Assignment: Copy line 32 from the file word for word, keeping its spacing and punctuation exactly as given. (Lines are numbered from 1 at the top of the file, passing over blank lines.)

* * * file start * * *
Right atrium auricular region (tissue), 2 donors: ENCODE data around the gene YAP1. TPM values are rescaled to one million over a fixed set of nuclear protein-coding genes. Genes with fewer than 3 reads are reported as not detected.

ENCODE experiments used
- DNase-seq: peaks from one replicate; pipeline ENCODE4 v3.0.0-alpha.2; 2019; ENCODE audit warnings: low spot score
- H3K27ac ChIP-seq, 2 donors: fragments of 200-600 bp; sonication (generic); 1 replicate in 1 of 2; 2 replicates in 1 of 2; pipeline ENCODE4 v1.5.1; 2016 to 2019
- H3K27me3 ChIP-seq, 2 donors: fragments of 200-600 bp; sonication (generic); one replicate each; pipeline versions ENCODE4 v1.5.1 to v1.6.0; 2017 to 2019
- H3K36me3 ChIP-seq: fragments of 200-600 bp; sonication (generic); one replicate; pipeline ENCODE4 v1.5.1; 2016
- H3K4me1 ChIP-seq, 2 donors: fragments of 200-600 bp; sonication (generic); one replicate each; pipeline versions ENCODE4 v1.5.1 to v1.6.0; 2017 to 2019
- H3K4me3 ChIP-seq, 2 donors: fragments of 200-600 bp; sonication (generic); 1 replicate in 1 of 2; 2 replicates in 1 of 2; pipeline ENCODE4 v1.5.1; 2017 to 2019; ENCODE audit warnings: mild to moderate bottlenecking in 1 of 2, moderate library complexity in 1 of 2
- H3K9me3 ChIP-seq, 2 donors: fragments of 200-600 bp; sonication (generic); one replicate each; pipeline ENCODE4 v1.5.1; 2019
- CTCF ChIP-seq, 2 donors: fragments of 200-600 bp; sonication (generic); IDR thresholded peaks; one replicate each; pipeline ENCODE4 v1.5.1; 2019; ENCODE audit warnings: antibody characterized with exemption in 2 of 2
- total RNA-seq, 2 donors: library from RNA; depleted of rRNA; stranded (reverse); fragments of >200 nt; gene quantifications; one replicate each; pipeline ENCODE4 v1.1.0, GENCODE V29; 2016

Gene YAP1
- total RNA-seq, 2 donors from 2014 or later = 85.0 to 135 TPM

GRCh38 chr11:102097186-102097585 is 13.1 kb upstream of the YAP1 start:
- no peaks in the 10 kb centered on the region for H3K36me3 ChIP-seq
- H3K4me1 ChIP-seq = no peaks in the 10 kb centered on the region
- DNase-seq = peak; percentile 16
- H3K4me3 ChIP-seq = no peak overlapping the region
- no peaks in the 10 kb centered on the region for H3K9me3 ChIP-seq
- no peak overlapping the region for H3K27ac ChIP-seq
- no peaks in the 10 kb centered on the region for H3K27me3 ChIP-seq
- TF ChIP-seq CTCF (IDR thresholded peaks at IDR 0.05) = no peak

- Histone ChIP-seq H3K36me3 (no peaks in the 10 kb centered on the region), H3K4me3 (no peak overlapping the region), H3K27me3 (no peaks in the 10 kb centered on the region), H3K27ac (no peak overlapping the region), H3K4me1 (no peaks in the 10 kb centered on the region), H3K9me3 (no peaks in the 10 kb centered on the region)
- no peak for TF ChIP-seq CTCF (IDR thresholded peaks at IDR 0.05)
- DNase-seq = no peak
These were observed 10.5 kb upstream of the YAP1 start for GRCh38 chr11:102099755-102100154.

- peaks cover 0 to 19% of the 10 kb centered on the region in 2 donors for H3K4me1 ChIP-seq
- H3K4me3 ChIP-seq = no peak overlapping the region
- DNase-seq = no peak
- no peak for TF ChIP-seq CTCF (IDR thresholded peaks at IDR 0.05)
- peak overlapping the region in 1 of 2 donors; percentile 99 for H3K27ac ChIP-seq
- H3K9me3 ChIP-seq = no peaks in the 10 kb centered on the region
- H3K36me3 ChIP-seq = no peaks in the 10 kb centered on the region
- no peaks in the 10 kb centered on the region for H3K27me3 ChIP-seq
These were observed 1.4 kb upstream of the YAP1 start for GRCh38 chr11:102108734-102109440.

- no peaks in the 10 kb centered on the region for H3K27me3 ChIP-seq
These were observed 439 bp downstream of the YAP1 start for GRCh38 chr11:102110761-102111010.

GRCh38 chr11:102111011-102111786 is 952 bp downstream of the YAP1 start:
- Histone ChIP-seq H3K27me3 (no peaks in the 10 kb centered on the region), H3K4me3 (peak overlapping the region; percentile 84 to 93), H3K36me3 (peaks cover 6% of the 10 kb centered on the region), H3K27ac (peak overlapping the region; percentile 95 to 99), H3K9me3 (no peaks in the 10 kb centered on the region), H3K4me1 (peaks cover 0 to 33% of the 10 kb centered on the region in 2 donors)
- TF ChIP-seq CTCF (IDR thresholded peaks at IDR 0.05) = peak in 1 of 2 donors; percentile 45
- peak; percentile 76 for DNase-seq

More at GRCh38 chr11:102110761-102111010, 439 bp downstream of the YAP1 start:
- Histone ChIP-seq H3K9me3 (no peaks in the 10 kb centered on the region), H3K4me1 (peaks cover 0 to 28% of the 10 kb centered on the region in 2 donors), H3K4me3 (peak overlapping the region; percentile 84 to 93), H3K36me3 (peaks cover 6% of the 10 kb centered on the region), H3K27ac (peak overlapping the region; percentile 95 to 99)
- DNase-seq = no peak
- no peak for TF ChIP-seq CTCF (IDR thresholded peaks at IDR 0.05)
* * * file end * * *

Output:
- H3K9me3 ChIP-seq = no peaks in the 10 kb centered on the region